E. Zachary KnightSo no, people are not going to need to play the Wii game to undstand or enjoy the Wii U game.08/01/2014 - 1:27pm
E. Zachary KnightFrom what I understand, the two games have as much to do with eachother as Final Fantasy and Final Fantasy 2.08/01/2014 - 1:26pm
MaskedPixelanteIt's my secret hope that Nintendo announces Xenoblade HD to be released in the leadup to Xenoblade Chronicles X, or at least a mass market version of the first game so that people aren't going into this one blind.08/01/2014 - 12:40pm
PHX CorpI'm going to do a test stream later today, if anyone is intrested07/31/2014 - 2:40pm
Andrew EisenYes, I'm such a big Nintendo dork that I read Nintendo's quarterly financial reports.07/31/2014 - 2:09pm
Andrew EisenCool tidbit - Mario Kart 8 sales account for more than half of total Wii U software sales for the last quarter even though it was only available for the last third.07/31/2014 - 2:09pm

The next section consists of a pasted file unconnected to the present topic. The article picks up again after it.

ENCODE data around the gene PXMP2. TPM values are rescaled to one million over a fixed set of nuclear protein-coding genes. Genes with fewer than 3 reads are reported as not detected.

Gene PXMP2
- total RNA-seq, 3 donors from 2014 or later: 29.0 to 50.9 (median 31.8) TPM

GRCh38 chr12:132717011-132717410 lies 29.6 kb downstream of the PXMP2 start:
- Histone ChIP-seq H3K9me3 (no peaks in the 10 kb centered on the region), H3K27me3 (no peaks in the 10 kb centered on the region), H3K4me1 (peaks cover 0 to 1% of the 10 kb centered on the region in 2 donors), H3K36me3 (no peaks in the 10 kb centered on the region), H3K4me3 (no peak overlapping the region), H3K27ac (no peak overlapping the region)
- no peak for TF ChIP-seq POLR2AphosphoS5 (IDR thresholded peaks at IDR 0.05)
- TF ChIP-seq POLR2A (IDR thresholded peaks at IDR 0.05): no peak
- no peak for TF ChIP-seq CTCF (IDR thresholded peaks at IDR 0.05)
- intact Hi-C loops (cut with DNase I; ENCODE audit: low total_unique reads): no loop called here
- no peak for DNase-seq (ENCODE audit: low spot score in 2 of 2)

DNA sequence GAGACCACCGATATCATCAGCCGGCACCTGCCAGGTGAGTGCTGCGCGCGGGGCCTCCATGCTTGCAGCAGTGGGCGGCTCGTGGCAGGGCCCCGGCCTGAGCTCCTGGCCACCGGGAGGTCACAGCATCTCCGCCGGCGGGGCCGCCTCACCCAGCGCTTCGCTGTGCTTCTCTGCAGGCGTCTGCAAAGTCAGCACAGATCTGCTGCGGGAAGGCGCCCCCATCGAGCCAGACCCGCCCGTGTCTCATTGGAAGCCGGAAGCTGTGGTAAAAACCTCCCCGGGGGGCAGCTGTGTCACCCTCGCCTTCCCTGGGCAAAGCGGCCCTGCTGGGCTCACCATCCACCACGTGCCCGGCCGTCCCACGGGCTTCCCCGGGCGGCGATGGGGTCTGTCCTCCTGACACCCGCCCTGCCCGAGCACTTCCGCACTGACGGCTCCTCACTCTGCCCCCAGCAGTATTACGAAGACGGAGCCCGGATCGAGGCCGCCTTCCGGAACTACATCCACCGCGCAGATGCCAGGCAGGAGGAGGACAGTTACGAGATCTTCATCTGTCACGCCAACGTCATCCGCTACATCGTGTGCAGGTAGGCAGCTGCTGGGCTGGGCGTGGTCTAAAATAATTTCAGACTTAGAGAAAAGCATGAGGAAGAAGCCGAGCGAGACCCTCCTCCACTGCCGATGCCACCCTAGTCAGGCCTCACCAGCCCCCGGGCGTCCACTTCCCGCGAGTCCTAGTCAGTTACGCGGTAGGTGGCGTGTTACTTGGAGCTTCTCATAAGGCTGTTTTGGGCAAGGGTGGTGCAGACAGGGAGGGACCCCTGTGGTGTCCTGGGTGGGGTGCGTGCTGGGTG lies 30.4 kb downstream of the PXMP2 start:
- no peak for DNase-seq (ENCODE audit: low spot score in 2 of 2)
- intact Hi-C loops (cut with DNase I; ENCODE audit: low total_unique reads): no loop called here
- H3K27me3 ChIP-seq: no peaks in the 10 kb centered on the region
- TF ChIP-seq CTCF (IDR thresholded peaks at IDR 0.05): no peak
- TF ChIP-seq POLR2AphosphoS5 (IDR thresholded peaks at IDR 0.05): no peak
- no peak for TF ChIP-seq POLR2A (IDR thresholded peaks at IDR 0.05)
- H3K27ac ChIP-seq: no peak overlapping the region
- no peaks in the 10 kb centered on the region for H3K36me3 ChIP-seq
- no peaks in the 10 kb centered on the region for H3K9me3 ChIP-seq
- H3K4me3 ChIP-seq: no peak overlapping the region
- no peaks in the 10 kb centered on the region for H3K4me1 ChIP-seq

Andrew EisenStill a pretty cool promotion. Unfortunately for me, I'm not interested in purchasing Mario Kart 8 and I already owned or didn't want any of the free games on offer.07/31/2014 - 1:43pm
Andrew EisenInteresting that EU had 10 games to choose from while North America only had four.07/31/2014 - 1:41pm
MaskedPixelanteIt certainly worked, I probably would never have bought Mario Kart 8 if it didn't come with a free copy of Wind Waker HD.07/31/2014 - 1:14pm
Andrew EisenI imagine will see similar promotions like "Buy Mario Kart 8 get a download code for one of these specific games" but almost certainly not for all of its (however you would define) biggest releases.07/31/2014 - 11:24am
MaskedPixelanteI wonder if Nintendo is going to be doing "buy one get one free" promos for all their biggest releases going forward.07/31/2014 - 10:48am
 

Be Heard - Contact Your Politician